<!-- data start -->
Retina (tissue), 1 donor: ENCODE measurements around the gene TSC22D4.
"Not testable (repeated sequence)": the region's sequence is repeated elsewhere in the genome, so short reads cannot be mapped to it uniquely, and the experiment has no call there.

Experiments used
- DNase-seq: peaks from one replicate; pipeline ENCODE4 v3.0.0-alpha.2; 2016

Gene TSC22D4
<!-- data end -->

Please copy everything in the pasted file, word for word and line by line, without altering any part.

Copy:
Retina (tissue), 1 donor: ENCODE measurements around the gene TSC22D4.
"Not testable (repeated sequence)": the region's sequence is repeated elsewhere in the genome, so short reads cannot be mapped to it uniquely, and the experiment has no call there.

Experiments used
- DNase-seq: peaks from one replicate; pipeline ENCODE4 v3.0.0-alpha.2; 2016

Gene TSC22D4